Offline (poco) Sforzando

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Re: Perfection in live performances
« Reply #11 on: February 28, 2008, 01:36:41 PM »
When I was a student at Oberlin many years ago (about 1967), the student orchestra played Petrouchka; and at the start of the 3rd section there is a very familiar cornet solo virtually unaccompanied. I think it's only a snare drum with him. The poor fellow playing the cornet completely lost his embouchure for some reason, and all one heard was 16 bars of near silence. Finally he got it back to squeak out one high G at the end . . . .  :'(
"I don't know what sforzando means, though it clearly means something."

Offline orbital

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Re: Perfection in live performances
« Reply #12 on: February 28, 2008, 01:53:32 PM »
For me It has a lot to do with where the mistake is done  :-\ And I must say that I do not expect to hear a mistake (a wrong note, namely) in the climax of a piece. That is disappointing for me, no matter how much I agree humans will make mistakes. (Just do it at another bar  ;D )

lukeottevanger

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Re: Perfection in live performances
« Reply #13 on: February 28, 2008, 04:18:24 PM »
When I was a student at Oberlin many years ago (about 1967), the student orchestra played Petrouchka; and at the start of the 3rd section there is a very familiar cornet solo virtually unaccompanied. I think it's only a snare drum with him. The poor fellow playing the cornet completely lost his embouchure for some reason, and all one heard was 16 bars of near silence. Finally he got it back to squeak out one high G at the end . . . .  :'(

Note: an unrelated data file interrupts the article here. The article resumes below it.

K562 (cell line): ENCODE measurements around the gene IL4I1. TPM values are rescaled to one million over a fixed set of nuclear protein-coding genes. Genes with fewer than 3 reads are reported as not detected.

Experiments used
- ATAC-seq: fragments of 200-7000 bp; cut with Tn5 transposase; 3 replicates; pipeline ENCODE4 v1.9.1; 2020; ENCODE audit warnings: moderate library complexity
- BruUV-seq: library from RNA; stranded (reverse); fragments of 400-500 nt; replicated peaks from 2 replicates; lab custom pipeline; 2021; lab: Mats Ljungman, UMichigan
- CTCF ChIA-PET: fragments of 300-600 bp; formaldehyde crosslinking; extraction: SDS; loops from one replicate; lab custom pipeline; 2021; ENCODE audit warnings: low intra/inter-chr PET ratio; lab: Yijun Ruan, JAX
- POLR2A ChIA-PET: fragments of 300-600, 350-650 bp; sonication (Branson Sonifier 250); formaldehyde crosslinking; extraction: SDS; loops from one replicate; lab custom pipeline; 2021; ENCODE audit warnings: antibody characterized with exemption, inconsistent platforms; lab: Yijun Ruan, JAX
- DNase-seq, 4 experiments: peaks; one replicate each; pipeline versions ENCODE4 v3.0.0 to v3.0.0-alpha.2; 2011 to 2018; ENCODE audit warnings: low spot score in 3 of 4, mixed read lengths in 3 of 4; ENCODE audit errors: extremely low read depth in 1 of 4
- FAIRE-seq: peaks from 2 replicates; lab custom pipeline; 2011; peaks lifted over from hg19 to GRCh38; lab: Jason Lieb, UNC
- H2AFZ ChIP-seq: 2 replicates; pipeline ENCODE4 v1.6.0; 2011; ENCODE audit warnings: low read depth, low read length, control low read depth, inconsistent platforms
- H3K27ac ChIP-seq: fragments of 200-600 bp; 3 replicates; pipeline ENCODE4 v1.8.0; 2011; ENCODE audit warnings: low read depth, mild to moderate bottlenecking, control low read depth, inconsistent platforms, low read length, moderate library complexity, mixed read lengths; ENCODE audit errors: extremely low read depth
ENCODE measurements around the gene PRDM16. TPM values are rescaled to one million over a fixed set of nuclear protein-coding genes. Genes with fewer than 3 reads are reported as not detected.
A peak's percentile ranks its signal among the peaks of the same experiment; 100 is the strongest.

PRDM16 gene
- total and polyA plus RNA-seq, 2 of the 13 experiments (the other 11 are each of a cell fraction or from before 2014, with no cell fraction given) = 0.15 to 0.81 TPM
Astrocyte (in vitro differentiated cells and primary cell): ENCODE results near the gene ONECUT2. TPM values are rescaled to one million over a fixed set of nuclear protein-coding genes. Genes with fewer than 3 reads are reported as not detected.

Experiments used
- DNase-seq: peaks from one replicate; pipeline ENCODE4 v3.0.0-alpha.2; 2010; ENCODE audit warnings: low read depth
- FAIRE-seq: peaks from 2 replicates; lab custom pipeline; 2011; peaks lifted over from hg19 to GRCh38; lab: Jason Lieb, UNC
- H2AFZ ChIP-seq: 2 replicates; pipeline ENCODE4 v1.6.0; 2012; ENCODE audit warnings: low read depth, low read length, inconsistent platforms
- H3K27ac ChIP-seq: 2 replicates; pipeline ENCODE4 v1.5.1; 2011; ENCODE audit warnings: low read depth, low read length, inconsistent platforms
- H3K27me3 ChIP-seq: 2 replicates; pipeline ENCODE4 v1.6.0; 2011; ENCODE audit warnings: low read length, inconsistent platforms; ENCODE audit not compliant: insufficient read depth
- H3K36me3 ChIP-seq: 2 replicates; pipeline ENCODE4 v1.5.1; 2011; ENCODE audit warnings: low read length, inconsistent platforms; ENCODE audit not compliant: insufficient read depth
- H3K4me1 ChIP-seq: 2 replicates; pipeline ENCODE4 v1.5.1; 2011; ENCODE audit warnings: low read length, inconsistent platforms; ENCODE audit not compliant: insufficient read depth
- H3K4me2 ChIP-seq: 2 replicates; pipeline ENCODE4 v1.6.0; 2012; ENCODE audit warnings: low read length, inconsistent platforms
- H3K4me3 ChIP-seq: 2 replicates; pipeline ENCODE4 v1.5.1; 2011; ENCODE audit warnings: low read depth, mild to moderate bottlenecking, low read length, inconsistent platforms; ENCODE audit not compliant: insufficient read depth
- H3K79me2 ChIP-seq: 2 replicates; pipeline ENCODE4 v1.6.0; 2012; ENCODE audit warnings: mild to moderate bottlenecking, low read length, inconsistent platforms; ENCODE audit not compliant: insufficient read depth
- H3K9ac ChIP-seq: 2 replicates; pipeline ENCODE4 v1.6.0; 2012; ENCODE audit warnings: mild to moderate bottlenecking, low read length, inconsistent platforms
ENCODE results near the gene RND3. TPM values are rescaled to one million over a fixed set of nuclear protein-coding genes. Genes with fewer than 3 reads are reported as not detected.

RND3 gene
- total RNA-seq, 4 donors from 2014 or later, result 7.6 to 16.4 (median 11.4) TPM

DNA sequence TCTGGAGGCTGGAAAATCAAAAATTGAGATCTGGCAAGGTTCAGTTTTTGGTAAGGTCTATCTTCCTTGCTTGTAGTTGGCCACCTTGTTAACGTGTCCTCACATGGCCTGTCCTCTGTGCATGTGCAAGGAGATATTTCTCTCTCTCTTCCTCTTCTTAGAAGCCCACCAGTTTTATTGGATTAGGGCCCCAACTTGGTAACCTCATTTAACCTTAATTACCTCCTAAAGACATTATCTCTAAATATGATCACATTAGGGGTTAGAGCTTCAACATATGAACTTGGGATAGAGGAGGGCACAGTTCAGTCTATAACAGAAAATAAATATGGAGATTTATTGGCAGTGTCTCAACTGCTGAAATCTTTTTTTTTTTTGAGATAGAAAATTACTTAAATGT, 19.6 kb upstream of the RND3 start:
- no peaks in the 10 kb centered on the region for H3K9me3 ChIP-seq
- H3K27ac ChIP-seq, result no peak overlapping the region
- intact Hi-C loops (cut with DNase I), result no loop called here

Ah, if it's mistake horror stories you want.....

a performance with my youth orchestra in Cheltenham: we are playing Britten's Young Person's Guide. All is going swimmingly.... the upper strings flicker quietly, expectantly, as we are told 'the harp has 47 strings, and seven foot pedals to alter the pitch of its strings'....enter harpist, with a boldy splashy series of chords.... and all seven of said pedals set to the most horrendous series of notes. Of course, she was too shell-shocked to be able to do anything about it, so she continued to the end of the variation, playing with all the flair and poised sweep it requires - but with every note sickeningly wrong. It was painful to sit through it, for her sake. And she had never put a foot wrong at any other time, poor thing.